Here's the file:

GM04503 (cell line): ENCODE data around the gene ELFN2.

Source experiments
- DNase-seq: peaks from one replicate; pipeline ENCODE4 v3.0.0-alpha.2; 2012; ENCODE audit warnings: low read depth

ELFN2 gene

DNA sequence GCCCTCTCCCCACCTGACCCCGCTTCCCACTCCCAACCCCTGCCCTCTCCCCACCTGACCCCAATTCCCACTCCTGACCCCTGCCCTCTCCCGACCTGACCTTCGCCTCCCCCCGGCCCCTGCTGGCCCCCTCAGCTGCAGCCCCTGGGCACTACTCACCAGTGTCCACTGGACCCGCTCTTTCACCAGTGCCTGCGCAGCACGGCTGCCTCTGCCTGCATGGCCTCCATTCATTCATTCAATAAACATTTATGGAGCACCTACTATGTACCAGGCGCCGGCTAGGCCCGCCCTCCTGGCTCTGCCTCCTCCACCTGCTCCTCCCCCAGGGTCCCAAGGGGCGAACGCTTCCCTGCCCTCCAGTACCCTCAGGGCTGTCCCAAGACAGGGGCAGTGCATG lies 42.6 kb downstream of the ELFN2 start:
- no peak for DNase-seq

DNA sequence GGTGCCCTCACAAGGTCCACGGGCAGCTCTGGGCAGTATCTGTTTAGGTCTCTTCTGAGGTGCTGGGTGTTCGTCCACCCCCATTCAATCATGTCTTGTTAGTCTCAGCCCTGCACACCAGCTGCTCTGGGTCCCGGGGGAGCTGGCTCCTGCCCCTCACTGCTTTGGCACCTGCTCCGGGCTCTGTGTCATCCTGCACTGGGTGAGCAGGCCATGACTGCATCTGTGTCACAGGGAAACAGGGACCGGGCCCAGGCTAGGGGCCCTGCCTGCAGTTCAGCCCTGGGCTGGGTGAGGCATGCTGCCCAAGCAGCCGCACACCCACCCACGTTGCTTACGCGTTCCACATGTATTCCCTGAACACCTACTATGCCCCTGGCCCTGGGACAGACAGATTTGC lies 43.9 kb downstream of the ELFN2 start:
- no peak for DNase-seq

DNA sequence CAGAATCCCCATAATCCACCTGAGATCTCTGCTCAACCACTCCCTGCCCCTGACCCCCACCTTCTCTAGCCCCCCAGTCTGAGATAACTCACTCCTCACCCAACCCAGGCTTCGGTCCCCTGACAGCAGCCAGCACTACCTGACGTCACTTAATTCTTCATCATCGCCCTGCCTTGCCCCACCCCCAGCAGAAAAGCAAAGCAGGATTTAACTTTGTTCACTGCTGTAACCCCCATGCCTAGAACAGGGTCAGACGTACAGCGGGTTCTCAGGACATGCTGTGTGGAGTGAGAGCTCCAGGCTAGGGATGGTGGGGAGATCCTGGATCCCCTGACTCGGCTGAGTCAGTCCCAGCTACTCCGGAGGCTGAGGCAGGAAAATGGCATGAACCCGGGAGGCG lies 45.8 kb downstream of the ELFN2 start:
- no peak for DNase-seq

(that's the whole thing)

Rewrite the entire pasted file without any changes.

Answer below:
GM04503 (cell line): ENCODE data around the gene ELFN2.

Source experiments
- DNase-seq: peaks from one replicate; pipeline ENCODE4 v3.0.0-alpha.2; 2012; ENCODE audit warnings: low read depth

ELFN2 gene

DNA sequence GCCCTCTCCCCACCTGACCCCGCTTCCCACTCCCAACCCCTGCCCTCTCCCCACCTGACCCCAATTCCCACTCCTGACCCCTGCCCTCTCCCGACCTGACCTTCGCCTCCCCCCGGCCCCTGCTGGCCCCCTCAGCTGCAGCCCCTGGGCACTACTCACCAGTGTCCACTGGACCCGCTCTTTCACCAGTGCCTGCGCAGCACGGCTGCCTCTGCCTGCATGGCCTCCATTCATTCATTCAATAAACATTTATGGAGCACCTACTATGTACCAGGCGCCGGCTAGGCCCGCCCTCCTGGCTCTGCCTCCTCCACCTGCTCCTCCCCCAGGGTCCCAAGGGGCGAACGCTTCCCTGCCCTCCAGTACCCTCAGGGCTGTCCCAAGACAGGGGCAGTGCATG lies 42.6 kb downstream of the ELFN2 start:
- no peak for DNase-seq

DNA sequence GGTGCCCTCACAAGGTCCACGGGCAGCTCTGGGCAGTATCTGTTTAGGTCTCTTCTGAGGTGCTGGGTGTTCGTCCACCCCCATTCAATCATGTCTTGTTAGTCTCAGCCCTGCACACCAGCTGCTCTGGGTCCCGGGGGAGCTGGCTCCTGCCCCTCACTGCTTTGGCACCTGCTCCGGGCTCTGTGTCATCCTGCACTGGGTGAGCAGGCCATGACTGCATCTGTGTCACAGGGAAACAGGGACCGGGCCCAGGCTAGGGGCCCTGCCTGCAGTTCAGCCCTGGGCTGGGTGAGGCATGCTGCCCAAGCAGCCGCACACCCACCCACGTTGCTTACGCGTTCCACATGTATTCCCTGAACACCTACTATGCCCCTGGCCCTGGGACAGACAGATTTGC lies 43.9 kb downstream of the ELFN2 start:
- no peak for DNase-seq

DNA sequence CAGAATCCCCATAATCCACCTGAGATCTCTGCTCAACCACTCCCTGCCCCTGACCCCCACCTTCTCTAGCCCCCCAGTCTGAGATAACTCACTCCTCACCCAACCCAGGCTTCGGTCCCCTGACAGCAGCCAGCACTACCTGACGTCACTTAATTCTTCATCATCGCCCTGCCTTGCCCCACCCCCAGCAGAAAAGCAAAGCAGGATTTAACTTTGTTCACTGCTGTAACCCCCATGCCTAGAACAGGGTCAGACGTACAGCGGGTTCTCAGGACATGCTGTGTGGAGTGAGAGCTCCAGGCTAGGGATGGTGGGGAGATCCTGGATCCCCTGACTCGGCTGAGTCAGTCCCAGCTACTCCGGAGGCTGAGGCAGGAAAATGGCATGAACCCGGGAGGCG lies 45.8 kb downstream of the ELFN2 start:
- no peak for DNase-seq